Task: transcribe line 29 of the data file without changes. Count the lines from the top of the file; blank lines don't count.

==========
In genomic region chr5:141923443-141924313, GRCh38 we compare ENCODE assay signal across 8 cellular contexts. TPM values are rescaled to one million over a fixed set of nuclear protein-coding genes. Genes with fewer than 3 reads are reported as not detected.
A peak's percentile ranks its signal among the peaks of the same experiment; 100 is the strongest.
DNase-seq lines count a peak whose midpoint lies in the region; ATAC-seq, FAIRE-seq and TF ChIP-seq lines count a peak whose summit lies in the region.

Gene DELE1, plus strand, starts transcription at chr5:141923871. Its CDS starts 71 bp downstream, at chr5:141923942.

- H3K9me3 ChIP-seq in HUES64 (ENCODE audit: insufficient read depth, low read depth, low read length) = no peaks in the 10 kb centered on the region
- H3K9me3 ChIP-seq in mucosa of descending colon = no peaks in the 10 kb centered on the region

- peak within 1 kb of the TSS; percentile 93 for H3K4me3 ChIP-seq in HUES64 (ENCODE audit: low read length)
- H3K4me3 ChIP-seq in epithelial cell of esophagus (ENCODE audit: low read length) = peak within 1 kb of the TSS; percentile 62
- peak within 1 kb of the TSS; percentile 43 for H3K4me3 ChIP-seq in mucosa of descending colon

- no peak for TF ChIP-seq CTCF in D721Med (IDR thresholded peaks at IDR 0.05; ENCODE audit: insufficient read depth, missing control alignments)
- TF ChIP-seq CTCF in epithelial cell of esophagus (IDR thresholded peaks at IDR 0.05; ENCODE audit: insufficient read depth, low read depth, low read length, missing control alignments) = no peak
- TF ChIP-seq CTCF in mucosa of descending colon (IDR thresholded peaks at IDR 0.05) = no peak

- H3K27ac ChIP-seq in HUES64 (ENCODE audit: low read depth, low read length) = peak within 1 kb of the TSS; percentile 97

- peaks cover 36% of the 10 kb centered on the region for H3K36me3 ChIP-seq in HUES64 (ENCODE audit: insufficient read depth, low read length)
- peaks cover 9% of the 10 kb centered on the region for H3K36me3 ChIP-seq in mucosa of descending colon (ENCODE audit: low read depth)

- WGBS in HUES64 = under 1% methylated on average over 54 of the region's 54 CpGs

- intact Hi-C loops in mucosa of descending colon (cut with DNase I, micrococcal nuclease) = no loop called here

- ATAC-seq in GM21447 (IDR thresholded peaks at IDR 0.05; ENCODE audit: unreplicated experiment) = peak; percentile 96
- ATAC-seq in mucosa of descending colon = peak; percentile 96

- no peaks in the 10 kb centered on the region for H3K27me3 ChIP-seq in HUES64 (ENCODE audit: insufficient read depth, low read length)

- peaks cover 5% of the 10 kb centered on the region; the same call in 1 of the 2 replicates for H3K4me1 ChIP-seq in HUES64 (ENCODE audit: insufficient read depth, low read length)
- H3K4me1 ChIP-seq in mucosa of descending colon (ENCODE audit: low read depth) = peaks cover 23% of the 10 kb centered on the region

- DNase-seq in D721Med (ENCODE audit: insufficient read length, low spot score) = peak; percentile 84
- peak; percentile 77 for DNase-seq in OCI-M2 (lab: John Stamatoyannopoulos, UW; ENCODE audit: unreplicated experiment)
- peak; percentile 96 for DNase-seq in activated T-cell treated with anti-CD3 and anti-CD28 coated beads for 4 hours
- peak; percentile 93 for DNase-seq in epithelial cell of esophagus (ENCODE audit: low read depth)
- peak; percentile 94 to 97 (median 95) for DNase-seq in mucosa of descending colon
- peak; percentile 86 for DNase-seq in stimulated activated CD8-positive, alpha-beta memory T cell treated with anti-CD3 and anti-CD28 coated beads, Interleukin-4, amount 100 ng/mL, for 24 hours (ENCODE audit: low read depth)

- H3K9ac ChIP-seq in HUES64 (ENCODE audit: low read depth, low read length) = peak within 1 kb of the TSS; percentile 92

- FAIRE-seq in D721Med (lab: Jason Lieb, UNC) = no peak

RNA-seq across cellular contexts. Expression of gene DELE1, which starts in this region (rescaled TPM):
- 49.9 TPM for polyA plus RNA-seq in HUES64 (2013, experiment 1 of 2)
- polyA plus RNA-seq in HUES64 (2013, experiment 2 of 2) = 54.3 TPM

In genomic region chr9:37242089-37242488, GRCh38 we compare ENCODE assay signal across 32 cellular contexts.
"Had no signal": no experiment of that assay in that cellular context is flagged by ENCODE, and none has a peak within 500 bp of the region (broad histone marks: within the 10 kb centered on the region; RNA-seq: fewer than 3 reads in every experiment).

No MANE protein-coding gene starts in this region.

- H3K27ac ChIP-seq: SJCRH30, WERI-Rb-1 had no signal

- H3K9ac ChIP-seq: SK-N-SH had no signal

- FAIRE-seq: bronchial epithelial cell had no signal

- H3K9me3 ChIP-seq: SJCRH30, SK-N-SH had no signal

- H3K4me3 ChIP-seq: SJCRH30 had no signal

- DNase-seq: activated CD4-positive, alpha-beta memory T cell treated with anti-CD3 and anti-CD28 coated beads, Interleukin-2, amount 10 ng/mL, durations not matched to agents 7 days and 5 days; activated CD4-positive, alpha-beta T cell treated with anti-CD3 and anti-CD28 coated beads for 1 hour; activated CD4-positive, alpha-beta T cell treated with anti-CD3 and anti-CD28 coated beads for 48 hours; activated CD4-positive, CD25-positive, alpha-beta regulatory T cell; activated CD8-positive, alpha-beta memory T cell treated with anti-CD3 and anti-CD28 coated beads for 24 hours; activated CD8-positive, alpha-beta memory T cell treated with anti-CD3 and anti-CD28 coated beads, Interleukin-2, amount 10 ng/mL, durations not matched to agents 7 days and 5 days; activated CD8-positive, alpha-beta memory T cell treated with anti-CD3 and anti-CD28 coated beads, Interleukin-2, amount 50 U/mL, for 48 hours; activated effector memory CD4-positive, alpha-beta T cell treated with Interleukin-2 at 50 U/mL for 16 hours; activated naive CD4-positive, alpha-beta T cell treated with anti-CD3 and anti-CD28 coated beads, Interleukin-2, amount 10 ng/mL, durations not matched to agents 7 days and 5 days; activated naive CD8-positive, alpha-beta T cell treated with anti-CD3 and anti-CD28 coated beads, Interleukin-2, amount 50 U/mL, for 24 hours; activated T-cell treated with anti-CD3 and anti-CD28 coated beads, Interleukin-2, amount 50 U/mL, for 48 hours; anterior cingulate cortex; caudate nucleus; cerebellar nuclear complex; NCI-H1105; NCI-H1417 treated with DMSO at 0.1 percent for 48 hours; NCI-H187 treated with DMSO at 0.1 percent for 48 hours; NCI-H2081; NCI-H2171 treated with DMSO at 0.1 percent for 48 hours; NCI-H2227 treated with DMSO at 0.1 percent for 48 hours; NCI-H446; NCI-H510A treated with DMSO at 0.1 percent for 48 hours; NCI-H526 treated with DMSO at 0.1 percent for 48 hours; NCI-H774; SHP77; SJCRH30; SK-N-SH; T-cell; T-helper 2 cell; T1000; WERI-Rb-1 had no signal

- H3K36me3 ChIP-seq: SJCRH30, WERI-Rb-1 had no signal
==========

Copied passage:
- H3K9ac ChIP-seq in HUES64 (ENCODE audit: low read depth, low read length) = peak within 1 kb of the TSS; percentile 92